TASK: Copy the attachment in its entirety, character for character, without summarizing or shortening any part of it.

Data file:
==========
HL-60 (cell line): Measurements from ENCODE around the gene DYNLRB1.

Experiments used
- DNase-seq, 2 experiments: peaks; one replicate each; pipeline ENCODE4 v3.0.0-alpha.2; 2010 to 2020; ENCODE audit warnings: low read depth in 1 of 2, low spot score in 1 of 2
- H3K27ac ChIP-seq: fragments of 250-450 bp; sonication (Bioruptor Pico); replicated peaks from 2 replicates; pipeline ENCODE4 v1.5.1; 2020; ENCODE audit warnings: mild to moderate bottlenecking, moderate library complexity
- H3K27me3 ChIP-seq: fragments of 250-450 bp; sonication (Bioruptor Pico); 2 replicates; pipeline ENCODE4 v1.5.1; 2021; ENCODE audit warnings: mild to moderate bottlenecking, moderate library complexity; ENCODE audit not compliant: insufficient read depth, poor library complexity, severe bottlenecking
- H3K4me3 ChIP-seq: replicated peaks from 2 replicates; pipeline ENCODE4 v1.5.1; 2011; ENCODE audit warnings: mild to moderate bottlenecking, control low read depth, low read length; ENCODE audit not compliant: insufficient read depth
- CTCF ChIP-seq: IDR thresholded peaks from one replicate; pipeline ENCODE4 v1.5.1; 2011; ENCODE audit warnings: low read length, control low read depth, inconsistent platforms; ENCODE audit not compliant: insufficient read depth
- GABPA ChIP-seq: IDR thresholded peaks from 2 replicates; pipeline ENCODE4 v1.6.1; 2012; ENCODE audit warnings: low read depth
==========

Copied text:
HL-60 (cell line): Measurements from ENCODE around the gene DYNLRB1.

Experiments used
- DNase-seq, 2 experiments: peaks; one replicate each; pipeline ENCODE4 v3.0.0-alpha.2; 2010 to 2020; ENCODE audit warnings: low read depth in 1 of 2, low spot score in 1 of 2
- H3K27ac ChIP-seq: fragments of 250-450 bp; sonication (Bioruptor Pico); replicated peaks from 2 replicates; pipeline ENCODE4 v1.5.1; 2020; ENCODE audit warnings: mild to moderate bottlenecking, moderate library complexity
- H3K27me3 ChIP-seq: fragments of 250-450 bp; sonication (Bioruptor Pico); 2 replicates; pipeline ENCODE4 v1.5.1; 2021; ENCODE audit warnings: mild to moderate bottlenecking, moderate library complexity; ENCODE audit not compliant: insufficient read depth, poor library complexity, severe bottlenecking
- H3K4me3 ChIP-seq: replicated peaks from 2 replicates; pipeline ENCODE4 v1.5.1; 2011; ENCODE audit warnings: mild to moderate bottlenecking, control low read depth, low read length; ENCODE audit not compliant: insufficient read depth
- CTCF ChIP-seq: IDR thresholded peaks from one replicate; pipeline ENCODE4 v1.5.1; 2011; ENCODE audit warnings: low read length, control low read depth, inconsistent platforms; ENCODE audit not compliant: insufficient read depth
- GABPA ChIP-seq: IDR thresholded peaks from 2 replicates; pipeline ENCODE4 v1.6.1; 2012; ENCODE audit warnings: low read depth